Buffalo arse formed the most vivid memory of the traffic jam. It was this that was responsible for much of the predicament, along with the dozens of dark, dusty grey creatures they were attached to of course, ambling at a stately plod over the dusty, potholed tarmac on the outskirts of Larkana, Pakistan. Sitting in the back of an auto rickshaw conveniently gives you an almost perfect eye level view of this feature of the animal. When confronted with such a view over an extended period, one is forced to consider facts that wouldn’t normally exercise significant portions of the brain: in this case, predominantly, it was the recognition that relative to cattle, they exhibit a far more modest tendency to smear shit all over their hindquarters.
Some recompense is required for half an hour inhaling a smog of traffic fumes and dust composed largely of dessicated buffalo excrement. Hence, courtesy of the glacial traffic pace and the blast of contrasting, cultural dive bombs to the senses that enveloped us, I was afforded not only the privilege of musing on such lofty subjects as buffalo arse but, perhaps, only slightly less worthy matters.
The thrumming of truck engines and a million tuk tuks vibrated in my chest, ceaseless klaxons blared in pointless cacophony, accompanied by the bray of laden donkeys, shouts of men and the collective, aural chaos of urban humanity. Only the buffalo remained quiet, islands of serenity as all around screamed and swirled in a delightful mess. Everything in my view declared its vivid difference to the reference points of the subject, everyday street scene, imprinted in the brain since youth. The dilapidated jumble of unfinished buildings caked with all kinds of environmental sins slumped behind psychedelic trucks smothered in a bright palette of hand painted images: pairs of elegant supernatural birds, glowing mountains and praises to a God who must be looking down wondering what on earth he had created. And I was fucking loving it.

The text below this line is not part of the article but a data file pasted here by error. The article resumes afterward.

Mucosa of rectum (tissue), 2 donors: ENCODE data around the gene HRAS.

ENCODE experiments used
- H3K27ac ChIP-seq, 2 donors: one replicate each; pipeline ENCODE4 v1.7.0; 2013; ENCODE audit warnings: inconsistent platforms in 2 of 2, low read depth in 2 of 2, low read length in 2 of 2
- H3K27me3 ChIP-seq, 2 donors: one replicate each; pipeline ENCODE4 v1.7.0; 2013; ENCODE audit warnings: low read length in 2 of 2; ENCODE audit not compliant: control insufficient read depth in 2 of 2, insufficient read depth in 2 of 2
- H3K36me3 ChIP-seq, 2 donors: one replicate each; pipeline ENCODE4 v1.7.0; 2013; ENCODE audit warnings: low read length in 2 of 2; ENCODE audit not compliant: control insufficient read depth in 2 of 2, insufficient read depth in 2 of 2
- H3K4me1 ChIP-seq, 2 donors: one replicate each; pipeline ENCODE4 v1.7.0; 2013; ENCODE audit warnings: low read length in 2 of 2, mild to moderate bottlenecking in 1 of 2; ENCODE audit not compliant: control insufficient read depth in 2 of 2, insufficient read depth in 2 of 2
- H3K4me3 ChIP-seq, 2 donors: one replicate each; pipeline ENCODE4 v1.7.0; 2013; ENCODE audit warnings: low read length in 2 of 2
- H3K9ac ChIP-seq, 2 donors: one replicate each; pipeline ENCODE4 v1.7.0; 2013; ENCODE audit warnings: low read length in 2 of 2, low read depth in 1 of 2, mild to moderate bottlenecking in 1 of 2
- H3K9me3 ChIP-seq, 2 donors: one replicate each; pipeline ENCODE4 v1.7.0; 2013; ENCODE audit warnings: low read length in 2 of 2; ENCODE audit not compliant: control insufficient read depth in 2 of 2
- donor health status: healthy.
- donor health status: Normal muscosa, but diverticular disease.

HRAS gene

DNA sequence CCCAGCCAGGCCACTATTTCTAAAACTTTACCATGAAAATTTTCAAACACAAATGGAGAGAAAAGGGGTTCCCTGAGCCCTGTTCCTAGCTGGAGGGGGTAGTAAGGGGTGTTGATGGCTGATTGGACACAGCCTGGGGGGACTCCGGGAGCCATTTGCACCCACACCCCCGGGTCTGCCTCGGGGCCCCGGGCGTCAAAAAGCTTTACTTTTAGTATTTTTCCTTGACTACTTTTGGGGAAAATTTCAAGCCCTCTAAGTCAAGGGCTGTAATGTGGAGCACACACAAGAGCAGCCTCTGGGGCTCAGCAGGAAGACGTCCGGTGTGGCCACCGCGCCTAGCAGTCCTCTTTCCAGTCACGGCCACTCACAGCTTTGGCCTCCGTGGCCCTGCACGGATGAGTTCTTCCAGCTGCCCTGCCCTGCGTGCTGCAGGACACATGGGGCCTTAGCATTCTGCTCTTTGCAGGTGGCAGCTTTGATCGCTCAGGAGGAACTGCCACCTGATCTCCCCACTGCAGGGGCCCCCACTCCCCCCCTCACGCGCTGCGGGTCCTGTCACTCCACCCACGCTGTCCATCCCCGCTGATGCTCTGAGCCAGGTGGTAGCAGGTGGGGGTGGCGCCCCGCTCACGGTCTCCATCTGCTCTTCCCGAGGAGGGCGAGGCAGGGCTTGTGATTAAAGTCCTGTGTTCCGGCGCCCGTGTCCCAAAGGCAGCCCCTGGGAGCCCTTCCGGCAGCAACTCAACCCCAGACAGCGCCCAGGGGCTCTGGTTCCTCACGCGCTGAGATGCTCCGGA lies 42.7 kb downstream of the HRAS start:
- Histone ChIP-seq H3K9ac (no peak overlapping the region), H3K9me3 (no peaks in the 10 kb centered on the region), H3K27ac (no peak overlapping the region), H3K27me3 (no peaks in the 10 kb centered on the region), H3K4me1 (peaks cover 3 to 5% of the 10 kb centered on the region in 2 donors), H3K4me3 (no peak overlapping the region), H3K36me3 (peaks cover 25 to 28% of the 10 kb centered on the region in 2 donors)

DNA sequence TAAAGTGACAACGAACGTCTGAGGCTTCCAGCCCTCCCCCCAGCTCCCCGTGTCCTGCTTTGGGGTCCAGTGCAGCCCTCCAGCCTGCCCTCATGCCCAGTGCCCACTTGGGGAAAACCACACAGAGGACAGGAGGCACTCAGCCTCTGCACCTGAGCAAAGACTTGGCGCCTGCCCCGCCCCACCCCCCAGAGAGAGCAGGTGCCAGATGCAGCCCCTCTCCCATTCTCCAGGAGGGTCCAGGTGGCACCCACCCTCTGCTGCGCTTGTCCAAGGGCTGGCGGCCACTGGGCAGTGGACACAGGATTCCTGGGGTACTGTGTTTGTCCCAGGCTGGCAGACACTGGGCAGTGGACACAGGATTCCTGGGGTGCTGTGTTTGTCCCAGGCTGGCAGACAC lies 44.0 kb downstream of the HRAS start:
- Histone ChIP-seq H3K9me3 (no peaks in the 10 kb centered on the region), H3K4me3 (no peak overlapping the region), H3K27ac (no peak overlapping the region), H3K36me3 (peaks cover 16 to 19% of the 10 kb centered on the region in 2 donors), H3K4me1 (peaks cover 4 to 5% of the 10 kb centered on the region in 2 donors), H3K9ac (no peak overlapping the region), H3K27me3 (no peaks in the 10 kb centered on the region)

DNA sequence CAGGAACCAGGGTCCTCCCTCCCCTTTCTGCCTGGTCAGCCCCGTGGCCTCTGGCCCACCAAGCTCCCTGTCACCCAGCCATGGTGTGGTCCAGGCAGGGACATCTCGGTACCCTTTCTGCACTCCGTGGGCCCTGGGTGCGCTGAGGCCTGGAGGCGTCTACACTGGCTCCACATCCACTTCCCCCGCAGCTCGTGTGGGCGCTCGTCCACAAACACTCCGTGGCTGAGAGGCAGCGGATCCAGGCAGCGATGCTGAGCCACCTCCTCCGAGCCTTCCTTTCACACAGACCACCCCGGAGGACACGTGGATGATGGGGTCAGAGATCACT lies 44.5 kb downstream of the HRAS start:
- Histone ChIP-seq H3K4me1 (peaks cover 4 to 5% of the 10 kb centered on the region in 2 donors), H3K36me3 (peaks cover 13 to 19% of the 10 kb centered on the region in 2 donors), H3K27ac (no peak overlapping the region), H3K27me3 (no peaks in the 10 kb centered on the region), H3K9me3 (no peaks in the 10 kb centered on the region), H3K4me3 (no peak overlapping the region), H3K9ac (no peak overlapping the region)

These are the moments that exclaim, “this is why I travel”! When every little facet of your vision reveals significance, when every glimpse of a face tells a story: the angry wince of a passenger as the auto rickshaw jars on another hole in the road, because a politician has decided to spend the money on the road through his own village instead; the shy and inquisitive stare of a young girl from behind a colourful shawl, the novelty of a foreigner battling in her mind with the cultural norms on interacting with strange men?
When a clean white car emerges from the bedlam its normality is utterly alien, equalled only by the observation that the only person in a t shirt is me, the only person in western clothes at all in fact. Last, and what should be least in the cavalcade of contrast, is that iconic signifier of women who have made different choices in life as to what to put on their heads.
Admittedly the fact that I was totally off my head, having got stoned with one of the extended Bhutto family and the villagers near the shrine to Pakistan’s great, political family’s deceased may have had some bearing on these ponderings.
A cup of tea after a visit to the shrine had seemed in order, so with my obligatory police guard in tow, as is ususal in Sindh Province, clutching his trusty AK47, we were called over by a group of men outside the bovine stained shack that passed for a tea house in these parts. The head man of this offshoot of the Bhutto family was holding court and the arrival of an Englishman soon drew a crowd of gawping kids who had yet to witness such a spectacle in their short lives, complimenting the gawping adults, only marginally more familiar with such an oddity. A couple of lackeys were stoking up a chillum for the boss as others rolled joints, so not one to be so impolite as to refuse indigenous hospitality I joined in on the smoking session. Tea soon arrived, followed by a chicken biryani, my status as a guest demanded that I have to deal with an obscenely large portion which I nobly struggled through. Conversation, tea and selfies flowed until the tuk tuk driver suggested it might be time to go, a polite way of saying waiting time will be charged from this point on. The large toke on a chillum I’d just had answered that question so we stayed put. Eventually the policeman discretely placed himself in my field of vision to delicately make the point that we can’t hang around here all day. He didn’t however feel the need to comment on the consumption of hashish or the fact that the tuk tuk driver had downed two chillums of top grade charris and a couple of joints which would have rendered him incapable of passing anything resembling a driving test.
After copious farewells we bumped over the rutted path and the road back to Larkana to face our destiny with buffalo arse and enlightenment.